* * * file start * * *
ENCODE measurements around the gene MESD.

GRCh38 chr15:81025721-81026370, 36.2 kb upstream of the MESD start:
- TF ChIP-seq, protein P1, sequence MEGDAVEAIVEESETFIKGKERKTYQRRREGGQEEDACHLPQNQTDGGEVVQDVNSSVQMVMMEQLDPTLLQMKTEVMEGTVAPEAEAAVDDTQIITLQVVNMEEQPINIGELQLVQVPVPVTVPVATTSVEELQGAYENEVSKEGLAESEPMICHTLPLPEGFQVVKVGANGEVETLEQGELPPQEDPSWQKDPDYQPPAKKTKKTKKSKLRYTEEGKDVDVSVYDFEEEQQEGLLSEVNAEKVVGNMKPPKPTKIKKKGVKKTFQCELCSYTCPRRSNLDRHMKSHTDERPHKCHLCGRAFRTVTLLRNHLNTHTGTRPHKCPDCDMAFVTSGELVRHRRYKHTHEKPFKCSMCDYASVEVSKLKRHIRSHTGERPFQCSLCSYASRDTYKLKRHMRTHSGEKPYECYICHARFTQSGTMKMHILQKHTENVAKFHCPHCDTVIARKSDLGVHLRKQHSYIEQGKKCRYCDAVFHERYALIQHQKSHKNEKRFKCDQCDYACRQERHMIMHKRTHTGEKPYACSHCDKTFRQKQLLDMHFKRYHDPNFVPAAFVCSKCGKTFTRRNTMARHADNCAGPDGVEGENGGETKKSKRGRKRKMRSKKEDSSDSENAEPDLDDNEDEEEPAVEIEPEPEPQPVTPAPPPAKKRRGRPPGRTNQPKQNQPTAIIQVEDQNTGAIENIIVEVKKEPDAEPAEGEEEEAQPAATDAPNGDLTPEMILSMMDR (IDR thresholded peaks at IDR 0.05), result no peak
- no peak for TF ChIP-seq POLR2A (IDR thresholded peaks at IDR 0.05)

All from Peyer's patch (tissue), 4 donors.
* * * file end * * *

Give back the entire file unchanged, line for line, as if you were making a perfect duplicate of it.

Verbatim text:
ENCODE measurements around the gene MESD.

GRCh38 chr15:81025721-81026370, 36.2 kb upstream of the MESD start:
- TF ChIP-seq, protein P1, sequence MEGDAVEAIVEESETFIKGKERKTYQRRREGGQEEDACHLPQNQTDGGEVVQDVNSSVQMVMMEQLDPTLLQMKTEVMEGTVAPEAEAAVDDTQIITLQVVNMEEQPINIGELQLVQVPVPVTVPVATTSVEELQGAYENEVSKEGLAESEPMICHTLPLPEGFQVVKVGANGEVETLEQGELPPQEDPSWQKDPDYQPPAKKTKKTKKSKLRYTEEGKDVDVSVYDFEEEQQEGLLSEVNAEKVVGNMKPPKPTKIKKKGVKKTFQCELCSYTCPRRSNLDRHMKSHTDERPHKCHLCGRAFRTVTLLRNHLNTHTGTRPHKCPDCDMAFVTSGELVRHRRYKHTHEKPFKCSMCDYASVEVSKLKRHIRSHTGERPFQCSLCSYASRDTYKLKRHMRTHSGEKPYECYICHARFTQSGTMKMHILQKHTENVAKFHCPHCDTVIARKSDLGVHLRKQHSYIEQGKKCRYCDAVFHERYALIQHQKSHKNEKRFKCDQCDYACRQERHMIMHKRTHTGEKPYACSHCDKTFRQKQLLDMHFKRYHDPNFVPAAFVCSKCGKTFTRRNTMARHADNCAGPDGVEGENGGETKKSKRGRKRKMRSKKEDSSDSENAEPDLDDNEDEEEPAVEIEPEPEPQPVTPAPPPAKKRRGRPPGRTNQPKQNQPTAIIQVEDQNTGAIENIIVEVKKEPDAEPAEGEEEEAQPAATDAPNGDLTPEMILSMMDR (IDR thresholded peaks at IDR 0.05), result no peak
- no peak for TF ChIP-seq POLR2A (IDR thresholded peaks at IDR 0.05)

All from Peyer's patch (tissue), 4 donors.